Wednesday, August 15, 2012

Artifacts displayed at Kentucky State Fair

Confederate Gen. John Hunt Morgan’s sword and Colt revolvers once owned by Maj. Gen. John C. Breckinridge (photos below) are among the artifacts displayed this month at the Kentucky State Fair in Louisville.

The fair begins Thursday (Aug. 16) and continues through Aug. 26 at the Kentucky Exposition Center.

Kentucky Historical Society staff and volunteers will be on hand to answer questions about the artifacts and to talk about the Civil War tour on the recently launched smartphone app, “ExploreKYHistory.”

The show will be located in South Wing B in the special areas “War Hawks & Valiant Volunteers: Kentuckians in the War of 1812” and “United We Stand, Divided We Fall: Kentucky & the Civil War.”

The Civil War exhibit includes a Kentucky floor map, interactive computer programs, re-enactors depicting Union and Confederate soldiers and graphic panels that introduce various aspects of Kentucky’s Civil War story.

Photos courtesy of Kentucky Historical Society

Exhibit details | • Kentucky State Fair site

Saturday, August 11, 2012

Statue of marching soldier pushed over

A statue honoring Civil War veterans was likely the target of vandals at a historic Boston-area cemetery. Officials at Fairview Cemetery in Hyde Park found this statue on the ground early Thursday. • Article

Wednesday, August 8, 2012

Gun salute to accompany site opening

A newly restored Civil War cemetery in northern Virginia will be formally dedicated next month in a ceremony that is expected to draw descendants of the 10th Alabama Infantry Regiment soldiers who died there during a disease outbreak. • Article

Tuesday, August 7, 2012

Blood, sweat and special effects: The making of a Civil War visitor center film

First of two parts

The special effects alone are frighteningly realistic.

Paintballs filled with dust fly through the air, mimicking bullets as they make contact. A shell burst brings terrors to advancing troops, who move around fake boulders put in place by the film crew.

Then there’s the artillery.

Black powder and a small charge, buried in a pot, push up sod and cork to approximate explosions.

“They don’t blow it right where you are walking. Maybe a foot away. It doesn’t hurt you,” said Travis Devine (left), 26, of Sweetwater, Tenn.

Devine, caked in fake blood and dirt, was among about 175 re-enactors taking part in a film shoot in June for a new film at the visitor center at Kennesaw Mountain National Battlefield Park. Officials expect it to debut before the 150th anniversary of the failed Union assault during the 1864 Atlanta Campaign.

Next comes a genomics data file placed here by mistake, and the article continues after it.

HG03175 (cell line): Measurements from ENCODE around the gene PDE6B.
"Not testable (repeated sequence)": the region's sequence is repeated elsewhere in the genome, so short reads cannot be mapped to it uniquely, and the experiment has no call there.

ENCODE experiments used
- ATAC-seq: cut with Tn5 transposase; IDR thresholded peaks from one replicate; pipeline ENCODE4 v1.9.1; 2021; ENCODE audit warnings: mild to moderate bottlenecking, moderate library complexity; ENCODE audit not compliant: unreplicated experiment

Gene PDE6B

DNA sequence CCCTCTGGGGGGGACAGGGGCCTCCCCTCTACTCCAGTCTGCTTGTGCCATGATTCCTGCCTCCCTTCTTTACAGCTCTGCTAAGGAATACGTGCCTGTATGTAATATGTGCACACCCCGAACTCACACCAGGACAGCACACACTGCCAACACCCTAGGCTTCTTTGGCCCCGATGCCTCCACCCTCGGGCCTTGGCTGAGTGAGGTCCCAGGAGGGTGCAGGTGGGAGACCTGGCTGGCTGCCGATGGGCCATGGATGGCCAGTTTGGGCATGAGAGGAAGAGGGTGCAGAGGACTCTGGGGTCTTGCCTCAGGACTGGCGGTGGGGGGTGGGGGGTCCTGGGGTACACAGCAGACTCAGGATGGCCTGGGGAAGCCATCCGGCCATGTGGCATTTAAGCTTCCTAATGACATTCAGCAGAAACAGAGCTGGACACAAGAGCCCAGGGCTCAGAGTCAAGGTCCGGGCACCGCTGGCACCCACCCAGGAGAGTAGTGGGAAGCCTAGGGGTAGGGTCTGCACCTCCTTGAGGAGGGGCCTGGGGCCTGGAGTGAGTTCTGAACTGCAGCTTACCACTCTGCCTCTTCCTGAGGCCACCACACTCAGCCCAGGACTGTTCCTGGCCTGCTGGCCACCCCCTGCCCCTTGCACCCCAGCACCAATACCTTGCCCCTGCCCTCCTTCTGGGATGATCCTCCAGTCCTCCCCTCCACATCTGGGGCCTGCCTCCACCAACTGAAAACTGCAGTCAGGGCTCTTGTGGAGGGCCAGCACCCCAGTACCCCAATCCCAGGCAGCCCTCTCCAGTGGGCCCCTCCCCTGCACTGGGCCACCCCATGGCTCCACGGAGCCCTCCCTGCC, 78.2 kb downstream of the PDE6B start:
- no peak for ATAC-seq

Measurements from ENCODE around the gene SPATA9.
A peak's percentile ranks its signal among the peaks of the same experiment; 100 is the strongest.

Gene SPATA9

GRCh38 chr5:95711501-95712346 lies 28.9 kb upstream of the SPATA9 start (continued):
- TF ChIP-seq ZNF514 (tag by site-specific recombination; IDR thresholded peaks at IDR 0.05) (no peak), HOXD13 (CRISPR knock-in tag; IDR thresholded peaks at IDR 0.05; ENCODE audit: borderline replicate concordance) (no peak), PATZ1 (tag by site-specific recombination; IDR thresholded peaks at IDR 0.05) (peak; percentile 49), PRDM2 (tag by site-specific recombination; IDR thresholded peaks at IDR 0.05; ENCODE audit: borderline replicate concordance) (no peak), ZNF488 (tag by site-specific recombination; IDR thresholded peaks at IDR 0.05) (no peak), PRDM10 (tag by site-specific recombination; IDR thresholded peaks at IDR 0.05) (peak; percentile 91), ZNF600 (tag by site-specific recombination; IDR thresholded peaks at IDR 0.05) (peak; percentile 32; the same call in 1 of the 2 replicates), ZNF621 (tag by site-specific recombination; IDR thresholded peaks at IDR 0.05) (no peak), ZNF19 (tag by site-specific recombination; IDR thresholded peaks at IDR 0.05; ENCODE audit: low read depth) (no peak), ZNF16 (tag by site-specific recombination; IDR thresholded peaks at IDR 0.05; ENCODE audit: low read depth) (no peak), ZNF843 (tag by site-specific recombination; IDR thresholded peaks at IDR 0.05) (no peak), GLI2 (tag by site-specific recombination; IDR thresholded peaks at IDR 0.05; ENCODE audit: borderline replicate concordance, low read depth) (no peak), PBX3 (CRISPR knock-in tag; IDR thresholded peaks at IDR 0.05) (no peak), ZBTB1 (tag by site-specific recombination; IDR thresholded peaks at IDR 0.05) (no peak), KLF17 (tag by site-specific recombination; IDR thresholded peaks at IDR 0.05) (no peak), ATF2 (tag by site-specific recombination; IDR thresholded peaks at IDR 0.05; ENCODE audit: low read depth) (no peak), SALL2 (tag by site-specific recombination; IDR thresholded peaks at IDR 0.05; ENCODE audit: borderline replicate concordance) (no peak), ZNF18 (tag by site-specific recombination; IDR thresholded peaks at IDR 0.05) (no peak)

Devine has taken part in other films, including one that will debut in October at Chickamauga and Chattanooga National Military Park.

While Devine says film shoots are fun, he realizes there’s a serious dimension to what he does, given the ghastly cost of the Civil War.

“When you are doing a historical film, you try to do your best in honor to the guys that fought,” said Devine. “You want to make it the best you can.”

The effort begins and ends with accuracy.

Kennesaw Mountain National Battlefield’s Chief Ranger Anthony Winegar and historian Willie Johnson traveled to Chitwood Farm in Resaca, Ga., for filming of several battle scenes, including the fighting at Cheatham Hill and Pigeon Hill.

They provided details of the Confederate earthworks at the “Dead Angle” on Cheatham Hill, scene of a fierce Union assault on June 27, 1864. Hundreds of men were killed or wounded in the dogged, but failed, attack waves.

“We knew the story of Kennesaw Mountain would be a story of earthworks,” said Winegar. “I said if we are going to do it, we need to do it right. We needed to show how substantial those lines were in 1864.”

Working from those plans, executive producer and director Chris Wheeler of Denver-based Great Divide Pictures hired a contractor to build a re-created section of the “Dead Angle.”

It took a week for the contractor, a Civil War re-enactor, to haul in dirt and build the fortifications, which includes pine logs and poles.

“We found some places where the terrain was pretty close” to the actual battlefield, Winegar told the Picket. “That’s the closest I have ever seen to textbook 1864 earthworks.”

Illinois regiments assaulted the “Dead Angle,” a relative weak spot in the Rebel line.

“There were no mutual fields of fire by the defending troops. Everywhere else the Confederate line is in a zigzag fashion to support each other,” said Winegar.

In addition to combat, the new visitor center film -- entitled “Kennesaw: One Last Mountain” -- will convey the war’s impact on Georgia civilians and two former slaves, Emma Stephenson and Austin Gilmore.